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Sky Sports rugby co-commentator wins his IR35 appeal

25th Jan 2023
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As a highly-respected sub-contractor and intermediary in the contractual chain, The Guild strategically places itself between its clients and sub-contractors.  

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IR35

The First Tier Tribunal has found that Stuart Barnes, the ex-Bath and England Rugby player who was engaged by Sky Sports as a TV rugby co-commentator and lead analyst, was not within the IR35 legislation when providing his services to Sky through his personal service company S & L Barnes Ltd (SLB).

The case itself carried a very significant potential liability of nearly £700K, coupled with the daunting prospect of having already seen HMRC successfully challenge other Sky Sports presenters using similar basic contractual agreements between Sky and those presenters’ companies as were used with Barnes.

In addition to his work with Sky, Mr Barnes also provided his services to a range of media organisations, including writing for the Times Newspaper, the Sunday Times, Rugby World magazine and working for other broadcasters.

The Tribunal, taking into account the Atholl House Court of Appeal case, first looked to establish the terms of the hypothetical contract which it decided must be drawn from all the circumstances in which the services were provided, using the terms of the actual contract as a starting point.

Once the terms of the hypothetical contract were established, the next process was to determine whether it was a contract of employment or self-employment by applying the 3-stage test as set out in the seminal case of Ready Mixed Concrete (1968). These tests comprise the following:

  • Is there mutuality of obligation;
  • Is there sufficient control; and
  • Are the other provisions of the contract consistent or inconsistent with a contract of employment.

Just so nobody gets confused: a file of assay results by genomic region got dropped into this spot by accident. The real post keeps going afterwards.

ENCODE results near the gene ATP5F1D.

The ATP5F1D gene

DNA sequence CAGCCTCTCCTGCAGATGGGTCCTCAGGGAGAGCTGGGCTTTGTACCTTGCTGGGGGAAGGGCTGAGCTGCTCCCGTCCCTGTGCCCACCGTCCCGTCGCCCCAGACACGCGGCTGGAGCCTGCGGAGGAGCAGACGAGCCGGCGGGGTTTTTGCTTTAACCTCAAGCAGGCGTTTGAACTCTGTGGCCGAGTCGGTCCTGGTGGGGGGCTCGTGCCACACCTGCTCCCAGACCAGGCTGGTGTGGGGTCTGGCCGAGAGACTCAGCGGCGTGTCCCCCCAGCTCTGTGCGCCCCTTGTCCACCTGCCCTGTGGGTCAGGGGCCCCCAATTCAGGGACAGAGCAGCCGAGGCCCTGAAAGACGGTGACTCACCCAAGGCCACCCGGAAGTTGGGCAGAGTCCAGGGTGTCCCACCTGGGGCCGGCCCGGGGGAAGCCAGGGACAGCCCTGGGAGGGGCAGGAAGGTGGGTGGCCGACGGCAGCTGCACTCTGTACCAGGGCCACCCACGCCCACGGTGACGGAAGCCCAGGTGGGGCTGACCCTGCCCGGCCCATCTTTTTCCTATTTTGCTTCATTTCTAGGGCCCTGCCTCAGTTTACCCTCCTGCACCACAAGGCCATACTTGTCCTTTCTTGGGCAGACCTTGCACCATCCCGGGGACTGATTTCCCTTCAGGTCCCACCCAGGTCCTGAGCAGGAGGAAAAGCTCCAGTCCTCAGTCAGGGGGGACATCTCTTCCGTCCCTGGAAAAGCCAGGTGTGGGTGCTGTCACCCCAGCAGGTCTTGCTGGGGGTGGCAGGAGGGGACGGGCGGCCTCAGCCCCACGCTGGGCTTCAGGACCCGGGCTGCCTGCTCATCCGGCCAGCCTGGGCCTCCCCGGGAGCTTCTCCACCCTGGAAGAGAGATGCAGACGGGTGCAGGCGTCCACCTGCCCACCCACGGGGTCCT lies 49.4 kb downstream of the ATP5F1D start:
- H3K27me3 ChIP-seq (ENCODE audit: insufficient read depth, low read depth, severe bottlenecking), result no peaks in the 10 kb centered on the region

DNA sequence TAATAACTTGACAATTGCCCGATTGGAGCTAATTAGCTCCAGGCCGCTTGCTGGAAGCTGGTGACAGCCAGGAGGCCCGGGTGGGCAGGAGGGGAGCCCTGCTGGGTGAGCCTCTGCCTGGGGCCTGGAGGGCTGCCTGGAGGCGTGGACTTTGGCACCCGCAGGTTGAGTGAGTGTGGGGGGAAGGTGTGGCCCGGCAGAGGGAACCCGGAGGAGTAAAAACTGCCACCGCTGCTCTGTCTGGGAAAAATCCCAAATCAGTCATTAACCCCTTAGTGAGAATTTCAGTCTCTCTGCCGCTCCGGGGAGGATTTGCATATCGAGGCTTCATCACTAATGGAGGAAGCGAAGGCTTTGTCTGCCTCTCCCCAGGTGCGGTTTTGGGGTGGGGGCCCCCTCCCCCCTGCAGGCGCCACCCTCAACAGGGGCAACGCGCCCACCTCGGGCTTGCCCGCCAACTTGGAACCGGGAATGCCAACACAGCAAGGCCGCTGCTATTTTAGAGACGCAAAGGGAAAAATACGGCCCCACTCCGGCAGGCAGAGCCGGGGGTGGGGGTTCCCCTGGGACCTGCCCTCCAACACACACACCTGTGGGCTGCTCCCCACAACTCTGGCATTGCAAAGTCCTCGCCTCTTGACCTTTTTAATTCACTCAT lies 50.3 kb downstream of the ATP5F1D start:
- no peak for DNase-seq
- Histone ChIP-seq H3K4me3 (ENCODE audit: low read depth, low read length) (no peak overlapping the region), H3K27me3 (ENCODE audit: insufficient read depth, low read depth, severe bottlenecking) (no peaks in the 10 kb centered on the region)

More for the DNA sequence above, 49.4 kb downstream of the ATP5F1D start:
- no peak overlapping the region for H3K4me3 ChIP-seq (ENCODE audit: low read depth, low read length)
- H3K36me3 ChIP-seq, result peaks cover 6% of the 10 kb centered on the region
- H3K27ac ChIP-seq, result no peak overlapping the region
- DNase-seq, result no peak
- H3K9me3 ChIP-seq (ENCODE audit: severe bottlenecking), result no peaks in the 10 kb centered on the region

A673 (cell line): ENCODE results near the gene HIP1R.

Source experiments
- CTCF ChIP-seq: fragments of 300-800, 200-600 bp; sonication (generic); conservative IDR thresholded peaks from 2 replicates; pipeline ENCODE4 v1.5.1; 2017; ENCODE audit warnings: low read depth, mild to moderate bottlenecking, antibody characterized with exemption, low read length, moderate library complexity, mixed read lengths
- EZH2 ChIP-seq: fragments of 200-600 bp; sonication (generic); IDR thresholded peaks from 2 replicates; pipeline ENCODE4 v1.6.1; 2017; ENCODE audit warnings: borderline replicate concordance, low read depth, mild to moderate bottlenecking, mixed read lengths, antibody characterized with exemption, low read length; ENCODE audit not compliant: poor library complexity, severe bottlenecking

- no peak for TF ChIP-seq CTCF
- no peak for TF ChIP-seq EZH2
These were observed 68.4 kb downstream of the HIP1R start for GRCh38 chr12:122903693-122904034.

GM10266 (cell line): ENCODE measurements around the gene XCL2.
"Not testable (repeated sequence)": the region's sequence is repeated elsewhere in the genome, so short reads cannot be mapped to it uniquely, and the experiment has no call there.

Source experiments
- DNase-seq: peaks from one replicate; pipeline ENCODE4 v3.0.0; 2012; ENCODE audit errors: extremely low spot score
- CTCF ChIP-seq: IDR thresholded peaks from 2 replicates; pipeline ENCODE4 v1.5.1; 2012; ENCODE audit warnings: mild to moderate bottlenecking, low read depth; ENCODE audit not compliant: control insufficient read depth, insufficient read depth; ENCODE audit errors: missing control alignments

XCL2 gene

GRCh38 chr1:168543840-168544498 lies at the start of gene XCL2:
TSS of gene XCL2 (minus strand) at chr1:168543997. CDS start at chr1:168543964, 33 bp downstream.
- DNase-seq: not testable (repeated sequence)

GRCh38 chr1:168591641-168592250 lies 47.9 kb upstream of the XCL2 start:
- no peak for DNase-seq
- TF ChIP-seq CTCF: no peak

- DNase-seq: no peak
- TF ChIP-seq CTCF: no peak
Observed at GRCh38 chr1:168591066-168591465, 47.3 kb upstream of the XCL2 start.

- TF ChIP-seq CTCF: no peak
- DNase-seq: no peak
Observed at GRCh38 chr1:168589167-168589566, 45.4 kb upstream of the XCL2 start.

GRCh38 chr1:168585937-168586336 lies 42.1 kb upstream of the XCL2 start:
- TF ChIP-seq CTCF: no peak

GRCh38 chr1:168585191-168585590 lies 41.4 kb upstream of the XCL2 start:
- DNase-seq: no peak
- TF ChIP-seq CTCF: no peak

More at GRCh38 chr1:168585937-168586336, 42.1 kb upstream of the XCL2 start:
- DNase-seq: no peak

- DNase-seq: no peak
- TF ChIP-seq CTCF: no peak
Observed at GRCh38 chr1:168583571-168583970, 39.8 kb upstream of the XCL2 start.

Whilst SLB conceded that the first two tests of Ready Mixed Concrete were met, focusing instead its arguments on the third test, the Tribunal still looked to establish for itself the position of the first two tests before moving onto the third test.

In doing so, the Tribunal found that there was sufficient mutuality and control to meet the first two parts of the Ready Mix Concrete tests. Crucially, however, when it came to the question of other provisions and factors, it was found that the relevant contracts could not be considered contracts of employment, resulting in the Tribunal reaching the conclusion that Barnes was indeed considered to be in business on his own account.

The case notes state: “The most compelling indicator is that the appellant’s contract with Sky was but one part of the brand, and contributed on average 60% of the appellant’s income, while over £150,000 on average would also be earned from other clients. Sky knew Barnes was in business on his own account and worked for other broadcasters; Sky welcomed that fact and wanted the world’s best commentator for the coverage.” Indeed, it was notable that Mr Barnes had lots of other work outside of his Sky TV role, and that HMRC had already accepted that his other work was not subject to IR35 rules.

This is an interesting case because it has some significant similarities with other successful contractor challenges, such as Adrian Chiles of Basic Broadcasting Ltd, where the Tribunal found in favour of the appellant because, ultimately, there was sufficient evidence to support the individual being in ‘business on their own account’.

The takeaway from this case, and other successful ones like it, is that the providers of the services are unique in their status and provide a brand rather than just labour.

 

If you would like to raise anything we’ve discussed in this article, please contact us at [email protected] and talk to our expert team. We’re here to help.

How can The Guild help?

The Guild has in-house ex-HMRC Employer Compliance and CIS experts who can help you with an HMRC enquiry, whether at the outset of the review or at a point where HMRC demands are escalating.

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The content of this article is for guidance only and shall not constitute advice. Please seek independent advice or contact The Guild for information about its services.